‘Rufus’ a book any Civil War buff would enjoy

For the Recorder
Wednesday, May 02, 2018


By Phoebe Sheldon

Book Hollow Press


In the introduction to her historical novel “Rufus,” Phoebe Sheldon writes that she first learned of a distant ancestor, Rufus Sayre Harnden, from her late father, Stanley Sheldon, a former history teacher who had a particular interest in the Civil War.

After her father died, Sheldon inherited a huge cache of letters that Rufus Harden, her great-great-grandfather on her mother’s side, had written home to his parents during the Civil War, in which he fought with the Union Army after enlisting in New York state in 1862, when he was just 17. He came from a family of committed abolitionists.

Sheldon, a Hatfield artist, found the letters — “yellowed papers … covered in beautiful cursive … many as delicate as dried flowers” — so compelling she decided to use them as the foundation for a novel, filling in the gaps between the letters with her prose to tell the story of a young soldier who was wounded at some of the war’s biggest battles but lived to tell the tale.

It’s all told in the first person, which makes the descriptions of the Battle of Antietam in September 1862 — the deadliest single day of the war — all the more harrowing. Rufus is struck in his cheek by a shell fragment, which makes for a bloody wound but one less serious than the ones he sees all around him, especially inside and on the grounds of a farmhouse serving as a makeshift field hospital.

“The gore was unimaginable. In places the dirt was turned to mud from the blood … It truly was hell on earth. How is it I wondered, that men could inflict this ghastly damage on each another, how had it come to this? So contrary to the teachings of our Lord.”

Rufus later fights at the Battle of Chancellorsville in May 1863, where the Union Army is routed; he watches a line of troops to one side running in terror from a Confederate charge.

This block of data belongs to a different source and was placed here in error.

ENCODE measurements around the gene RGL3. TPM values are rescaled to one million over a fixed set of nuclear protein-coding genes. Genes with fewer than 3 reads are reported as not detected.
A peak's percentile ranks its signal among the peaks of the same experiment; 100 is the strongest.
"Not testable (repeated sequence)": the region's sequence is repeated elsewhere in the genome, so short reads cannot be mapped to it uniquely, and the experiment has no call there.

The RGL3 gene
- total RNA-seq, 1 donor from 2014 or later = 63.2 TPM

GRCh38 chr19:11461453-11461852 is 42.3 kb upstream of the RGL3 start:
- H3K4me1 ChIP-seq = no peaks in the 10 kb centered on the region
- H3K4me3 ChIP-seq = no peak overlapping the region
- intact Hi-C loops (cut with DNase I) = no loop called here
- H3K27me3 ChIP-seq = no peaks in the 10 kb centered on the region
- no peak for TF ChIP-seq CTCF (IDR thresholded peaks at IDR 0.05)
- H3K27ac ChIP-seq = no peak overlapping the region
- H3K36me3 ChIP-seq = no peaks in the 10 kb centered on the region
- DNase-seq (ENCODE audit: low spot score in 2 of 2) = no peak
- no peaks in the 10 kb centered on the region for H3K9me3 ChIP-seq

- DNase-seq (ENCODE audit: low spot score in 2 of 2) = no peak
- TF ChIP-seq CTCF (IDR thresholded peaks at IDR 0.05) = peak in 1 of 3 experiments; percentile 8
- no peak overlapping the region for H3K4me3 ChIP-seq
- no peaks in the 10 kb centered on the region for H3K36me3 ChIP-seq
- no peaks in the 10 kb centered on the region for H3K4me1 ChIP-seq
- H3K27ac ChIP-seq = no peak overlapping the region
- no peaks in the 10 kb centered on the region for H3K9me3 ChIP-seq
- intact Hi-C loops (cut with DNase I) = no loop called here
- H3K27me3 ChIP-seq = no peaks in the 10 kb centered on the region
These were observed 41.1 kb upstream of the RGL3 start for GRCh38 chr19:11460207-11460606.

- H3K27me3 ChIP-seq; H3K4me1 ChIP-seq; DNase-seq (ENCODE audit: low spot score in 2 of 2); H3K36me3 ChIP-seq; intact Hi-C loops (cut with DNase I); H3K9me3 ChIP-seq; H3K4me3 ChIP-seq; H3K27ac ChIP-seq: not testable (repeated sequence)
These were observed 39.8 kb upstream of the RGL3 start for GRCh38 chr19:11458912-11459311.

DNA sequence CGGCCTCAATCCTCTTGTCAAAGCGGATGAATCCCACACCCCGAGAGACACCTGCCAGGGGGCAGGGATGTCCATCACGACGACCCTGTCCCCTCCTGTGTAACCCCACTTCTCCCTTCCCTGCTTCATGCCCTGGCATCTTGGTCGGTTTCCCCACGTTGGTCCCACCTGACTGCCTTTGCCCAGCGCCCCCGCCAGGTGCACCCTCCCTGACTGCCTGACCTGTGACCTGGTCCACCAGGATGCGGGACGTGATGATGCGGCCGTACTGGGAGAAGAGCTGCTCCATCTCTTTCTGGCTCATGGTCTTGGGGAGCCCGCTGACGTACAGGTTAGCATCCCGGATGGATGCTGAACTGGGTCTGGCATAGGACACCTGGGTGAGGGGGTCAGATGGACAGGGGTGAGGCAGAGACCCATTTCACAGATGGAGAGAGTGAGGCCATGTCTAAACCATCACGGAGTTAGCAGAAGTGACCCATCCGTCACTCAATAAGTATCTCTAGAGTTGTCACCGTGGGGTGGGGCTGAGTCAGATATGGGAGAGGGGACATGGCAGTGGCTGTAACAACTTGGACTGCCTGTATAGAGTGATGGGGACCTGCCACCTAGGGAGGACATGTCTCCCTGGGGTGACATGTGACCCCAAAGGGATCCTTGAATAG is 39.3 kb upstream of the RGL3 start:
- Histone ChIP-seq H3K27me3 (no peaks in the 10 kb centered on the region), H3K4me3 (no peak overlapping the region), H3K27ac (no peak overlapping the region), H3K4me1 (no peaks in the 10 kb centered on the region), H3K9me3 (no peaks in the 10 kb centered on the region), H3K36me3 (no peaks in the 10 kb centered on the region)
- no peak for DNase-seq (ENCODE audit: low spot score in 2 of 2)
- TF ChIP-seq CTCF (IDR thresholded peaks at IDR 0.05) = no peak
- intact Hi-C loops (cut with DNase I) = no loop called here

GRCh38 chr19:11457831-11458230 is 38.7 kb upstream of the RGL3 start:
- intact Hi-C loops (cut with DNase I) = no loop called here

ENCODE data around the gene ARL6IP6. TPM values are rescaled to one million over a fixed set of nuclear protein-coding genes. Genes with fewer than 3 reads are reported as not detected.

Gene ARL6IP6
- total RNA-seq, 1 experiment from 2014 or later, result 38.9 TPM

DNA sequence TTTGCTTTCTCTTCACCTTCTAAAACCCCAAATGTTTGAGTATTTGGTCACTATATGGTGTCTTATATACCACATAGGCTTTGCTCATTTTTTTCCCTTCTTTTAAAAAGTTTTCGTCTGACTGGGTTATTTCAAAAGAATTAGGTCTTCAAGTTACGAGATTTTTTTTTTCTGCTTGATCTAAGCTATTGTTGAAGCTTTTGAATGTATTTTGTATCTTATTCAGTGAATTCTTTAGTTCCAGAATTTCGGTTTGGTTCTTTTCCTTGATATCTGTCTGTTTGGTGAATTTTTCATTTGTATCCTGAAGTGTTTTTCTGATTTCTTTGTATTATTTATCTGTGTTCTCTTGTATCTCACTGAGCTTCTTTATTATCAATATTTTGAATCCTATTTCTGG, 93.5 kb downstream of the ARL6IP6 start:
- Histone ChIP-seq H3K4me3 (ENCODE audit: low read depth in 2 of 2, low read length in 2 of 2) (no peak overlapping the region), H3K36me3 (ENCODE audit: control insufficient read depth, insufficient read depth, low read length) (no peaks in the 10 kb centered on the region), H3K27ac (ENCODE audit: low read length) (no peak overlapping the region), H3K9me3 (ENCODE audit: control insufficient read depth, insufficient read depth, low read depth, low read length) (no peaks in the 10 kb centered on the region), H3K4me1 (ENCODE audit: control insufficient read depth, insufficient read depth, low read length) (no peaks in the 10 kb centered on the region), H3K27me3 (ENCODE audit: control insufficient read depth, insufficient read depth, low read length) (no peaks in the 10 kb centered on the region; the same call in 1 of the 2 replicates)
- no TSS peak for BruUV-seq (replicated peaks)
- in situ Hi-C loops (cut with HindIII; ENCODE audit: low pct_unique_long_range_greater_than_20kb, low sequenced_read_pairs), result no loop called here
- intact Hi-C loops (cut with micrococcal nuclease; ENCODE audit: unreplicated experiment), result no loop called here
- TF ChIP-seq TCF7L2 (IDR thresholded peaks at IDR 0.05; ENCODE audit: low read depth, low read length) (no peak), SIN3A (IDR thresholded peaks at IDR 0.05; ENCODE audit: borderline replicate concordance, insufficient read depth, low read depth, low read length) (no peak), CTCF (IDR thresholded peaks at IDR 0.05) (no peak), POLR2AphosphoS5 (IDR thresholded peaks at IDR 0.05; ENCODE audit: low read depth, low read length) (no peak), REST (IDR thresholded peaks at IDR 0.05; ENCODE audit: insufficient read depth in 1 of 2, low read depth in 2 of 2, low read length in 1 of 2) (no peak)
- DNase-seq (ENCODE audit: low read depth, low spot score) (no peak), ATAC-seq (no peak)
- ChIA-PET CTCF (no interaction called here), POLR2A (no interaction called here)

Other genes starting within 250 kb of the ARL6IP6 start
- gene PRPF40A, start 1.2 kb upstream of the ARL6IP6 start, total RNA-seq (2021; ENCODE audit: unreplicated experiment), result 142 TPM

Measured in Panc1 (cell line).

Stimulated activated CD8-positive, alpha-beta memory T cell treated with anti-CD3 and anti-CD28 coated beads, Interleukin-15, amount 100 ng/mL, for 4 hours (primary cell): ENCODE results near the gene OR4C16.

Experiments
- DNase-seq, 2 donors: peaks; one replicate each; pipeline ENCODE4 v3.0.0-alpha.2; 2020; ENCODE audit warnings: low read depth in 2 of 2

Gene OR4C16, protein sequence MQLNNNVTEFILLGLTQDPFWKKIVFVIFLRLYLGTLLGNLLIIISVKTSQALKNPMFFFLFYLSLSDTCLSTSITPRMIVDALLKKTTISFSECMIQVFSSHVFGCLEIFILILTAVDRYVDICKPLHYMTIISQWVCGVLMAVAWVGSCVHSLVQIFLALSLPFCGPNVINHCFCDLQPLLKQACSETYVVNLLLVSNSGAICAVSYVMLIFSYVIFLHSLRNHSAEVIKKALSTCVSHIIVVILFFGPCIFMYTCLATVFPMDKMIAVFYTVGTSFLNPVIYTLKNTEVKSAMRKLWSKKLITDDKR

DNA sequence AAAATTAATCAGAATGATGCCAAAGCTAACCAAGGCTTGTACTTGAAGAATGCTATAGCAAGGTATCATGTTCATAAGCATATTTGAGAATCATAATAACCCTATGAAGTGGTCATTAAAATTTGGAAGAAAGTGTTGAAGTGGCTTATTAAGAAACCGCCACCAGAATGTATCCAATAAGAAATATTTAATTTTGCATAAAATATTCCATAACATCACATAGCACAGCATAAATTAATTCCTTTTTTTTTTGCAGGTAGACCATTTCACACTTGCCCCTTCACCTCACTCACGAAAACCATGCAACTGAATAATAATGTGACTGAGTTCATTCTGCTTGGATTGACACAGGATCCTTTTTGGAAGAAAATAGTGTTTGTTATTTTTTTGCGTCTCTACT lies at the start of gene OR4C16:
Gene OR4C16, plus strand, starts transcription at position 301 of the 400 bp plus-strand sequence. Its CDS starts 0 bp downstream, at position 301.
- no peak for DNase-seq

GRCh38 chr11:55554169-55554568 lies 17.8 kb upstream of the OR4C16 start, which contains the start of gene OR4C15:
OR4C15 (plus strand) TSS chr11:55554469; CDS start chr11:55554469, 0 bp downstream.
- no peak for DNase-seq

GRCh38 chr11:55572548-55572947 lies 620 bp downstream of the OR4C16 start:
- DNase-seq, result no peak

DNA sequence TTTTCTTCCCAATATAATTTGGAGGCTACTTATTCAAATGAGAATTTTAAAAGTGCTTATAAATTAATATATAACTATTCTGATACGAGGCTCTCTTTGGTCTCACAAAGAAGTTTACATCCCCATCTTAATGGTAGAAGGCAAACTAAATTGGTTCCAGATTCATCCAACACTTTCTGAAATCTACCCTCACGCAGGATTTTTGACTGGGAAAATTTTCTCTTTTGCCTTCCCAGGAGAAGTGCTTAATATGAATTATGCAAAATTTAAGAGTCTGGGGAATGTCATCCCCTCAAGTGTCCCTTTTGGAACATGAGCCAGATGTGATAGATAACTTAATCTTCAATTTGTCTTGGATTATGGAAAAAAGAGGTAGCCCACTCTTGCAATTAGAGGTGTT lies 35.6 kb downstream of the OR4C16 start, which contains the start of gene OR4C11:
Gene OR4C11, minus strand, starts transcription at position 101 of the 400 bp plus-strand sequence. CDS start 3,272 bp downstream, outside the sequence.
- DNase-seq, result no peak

“I seen right on these poor boys’ heels were hordes of whooping Rebs tearing along with some of their clothes hanging off them in rags and tatters, looking and sounding like demons from the very depths of hell.”

He’s shot in the hand but rebuffs the doctors who want to amputate it; he had had some medical training (and after the war would become a doctor) and tells “those sawbones” he’ll take care of his hand himself.

At Harper’s Ferry, Rufus also catches a glimpse of President Lincoln (“Old Abe”) when Lincoln meets with George McClellan, the recalcitrant Union Army commander. He says the president’s staff seem like “fine looking fellows but I would like to SEE THEM DO THE FIGHTING!”

The story also includes an account that sheds some new light on the famous death of Confederate General Stonewall Jackson, accidentally shot by his own troops at Chancellorsville.

Sheldon offers some additional context to the story through explanatory notes after each chapter, including the startling note that nearly a third of Civil War soldiers were under 18. “Rufus” also includes many Civil War photographs and maps, some portraits of Rufus as an older man, and copies of some of his original letters. This is a book any Civil War buff should enjoy.


By Gary Metras

Presa Press


Fresh off his appointment two weeks ago as Easthampton’s first poet laureate, Gary Metras has a new collection out that, like much of the past work he has published in numerous journals and magazines, finds meaning in the natural world and offers a thoughtful meditation on life’s mysteries.

The 48 poems in “White Storm” are written in an accessible, descriptive style; sometimes foreboding, sometimes a bit rueful, as though the narrator is chuckling to himself, as in “Calling in the Snow,” an ode to New England’s fickle late-winter weather.

“It doesn’t take long / in the season’s last heavy snow, / for March to turn from a brown world / to a white world — the meadow white, / the rooftops white, the sky white, / even the black mountain vanishes behind white ...”

More ominous is “The World in Reflection,” in which the same sky symbolizes a threat: “The dirty clouds flare yellow and orange / with city lights bouncing over the black / mountain into our quiet valley. / If this was somewhere else in the world, / think fire and murder ruling over there, / that, amid such destruction and death, / no one making love, no one snoring in sleep’s sweet oblivion ...”

But Metras also finds hope in life’s rhythms, the way history is recalled by people like a poet reading in a reclaimed Brattleboro factory: “Life is like that — you die, / someone remembers you lived / and brings you back, / even if only for a moment some moonless Saturday / evening in Vermont ...”

Steve Pfarrer can be reached at spfarrer@gazettenet.com.